Facebook on Thursday said it has finally decided how to handle the photos and friend requests of its deceased users. In Facebook's settings, people can now appoint a friend or family member to be in charge of their legacy. The person gets to make one last public post, download all their loved one's Facebook photos, and respond to friend requests.
The decision was applauded by estate planners—especially because it gets around the issue of needing a password to get into people's accounts. Yet it doesn't solve all the problems around online information after death.
For example, what happens if a user dies, and family members want to see private messages to get clues about whether it was a suicide? Using their password to get into the account, which is banned by Facebook's terms of service, would violate federal privacy laws, says James Lamm, a principal at a Minnesota firm in charge of estate planning. Appointing a legacy account handler on Facebook also isn't legally binding and doesn't transfer any of the intellectual property on videos or poetry the person may have posted, he said.
For attorneys such as Lamm, who works at the estate planning group of Gray Plant Mooty, the infrastructure of the digital world has created countless barriers for clients seeking to access bank accounts, find answers surrounding a death, or simply collect all the memories they can about the person they lost. Passwords, terms of service, encryption, and cloud storage all complicate the search for information required after a death.
"People get their income statements electronically; they get bills electronically; and if the fiduciary for the will doesn't have access to that, it may lead to costs and delays, and we may be missing valuable financial assets," Lamm says. "Facebook's move is a nice helpful step. I hope other companies follow suit."
Some companies have particularly stringent policies. Here's a brief guide on how to prepare your online identity for the afterlife.
Apple's terms of service in the U.S. say that if you die, you can't designate anybody else to get into your account. "Any rights to your Apple ID or content within your account terminate upon your death," Apple's iCloud terms in the U.S. say. "Upon receipt of a copy of a death certificate your account may be terminated and all content within your account deleted."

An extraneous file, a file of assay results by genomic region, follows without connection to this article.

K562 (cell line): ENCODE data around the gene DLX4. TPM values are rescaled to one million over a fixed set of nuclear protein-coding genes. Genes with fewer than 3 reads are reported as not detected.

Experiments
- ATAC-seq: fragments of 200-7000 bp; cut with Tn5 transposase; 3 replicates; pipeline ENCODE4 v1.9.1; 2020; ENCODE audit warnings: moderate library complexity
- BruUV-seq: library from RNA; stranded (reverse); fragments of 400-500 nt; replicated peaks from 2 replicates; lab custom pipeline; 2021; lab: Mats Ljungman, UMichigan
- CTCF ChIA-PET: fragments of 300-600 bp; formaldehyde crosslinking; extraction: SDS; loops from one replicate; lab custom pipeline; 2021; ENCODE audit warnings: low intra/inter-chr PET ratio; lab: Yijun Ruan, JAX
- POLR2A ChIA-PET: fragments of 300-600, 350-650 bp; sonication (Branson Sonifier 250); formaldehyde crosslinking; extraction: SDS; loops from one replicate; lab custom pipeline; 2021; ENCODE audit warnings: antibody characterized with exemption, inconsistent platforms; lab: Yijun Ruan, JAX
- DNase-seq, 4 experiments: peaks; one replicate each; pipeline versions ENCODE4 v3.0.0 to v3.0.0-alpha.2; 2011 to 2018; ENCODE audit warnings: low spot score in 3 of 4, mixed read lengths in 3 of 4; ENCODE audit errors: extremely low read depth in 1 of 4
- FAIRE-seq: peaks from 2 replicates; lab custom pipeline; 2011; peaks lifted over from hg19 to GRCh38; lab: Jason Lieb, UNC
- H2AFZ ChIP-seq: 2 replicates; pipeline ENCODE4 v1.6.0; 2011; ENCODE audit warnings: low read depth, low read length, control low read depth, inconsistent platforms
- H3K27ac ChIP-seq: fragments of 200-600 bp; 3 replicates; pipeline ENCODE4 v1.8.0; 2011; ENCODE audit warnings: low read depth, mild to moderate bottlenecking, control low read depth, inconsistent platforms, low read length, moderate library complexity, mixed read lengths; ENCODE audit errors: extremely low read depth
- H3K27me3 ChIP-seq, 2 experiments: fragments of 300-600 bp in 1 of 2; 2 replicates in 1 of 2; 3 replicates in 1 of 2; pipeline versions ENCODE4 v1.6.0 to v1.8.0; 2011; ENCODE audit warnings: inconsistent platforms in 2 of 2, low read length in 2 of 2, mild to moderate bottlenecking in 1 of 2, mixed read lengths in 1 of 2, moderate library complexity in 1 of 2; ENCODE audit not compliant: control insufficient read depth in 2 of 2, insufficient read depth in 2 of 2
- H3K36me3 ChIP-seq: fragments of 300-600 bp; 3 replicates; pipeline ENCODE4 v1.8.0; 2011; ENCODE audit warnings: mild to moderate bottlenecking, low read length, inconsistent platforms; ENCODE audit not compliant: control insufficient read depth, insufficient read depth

Yahoo's wording is similar. The terms mean that after death, cancelling bills, many of which are now auto-paid online or arranged through e-mail, may be more difficult. Some cable or Internet providers that don't have the right passcodes or account information can require mailing a death certificate and a legal cover letter, says Woodrow Levin, chief executive officer of Estate Assist. E-mail accounts may also give clues or avenues to other revenue streams, such as blogs with regular advertising revenue or Bitcoins, which may not otherwise be discovered.
"That's like saying if my dad passes away, I'm just going to throw away all his stuff and burn it," Levin says. "It should be up to the people left in charge of the estate."
Google was the first large company to create a policy for dealing with the data of deceased users involving their survivors. Like Facebook, Google allows someone to decide whether his or her profile should be deleted after death or to create an "inactive account manager." Once that person has died, the account manager can fill out a form to request data or shut it down, among other options.
"We can work with immediate family members and representatives to close online accounts in some cases once a user is known to be deceased, and in certain circumstances we may provide content from a deceased user’s account," the company says.
All the uncertainty has, of course, created opportunity. Levin founded his company and raised money from venture capitalists to create a lockbox of personal data for survivors to review after death. Lamm has seen an increase in people who want to add instructions to their wills for how their online accounts should be managed.
"What I tell my clients is, make a list of any of your digital property that is financially valuable or sentimental to you, and tell us how do we get that, how do we get in, and where would you like it to go?" Lamm says. "It's becoming more commonplace."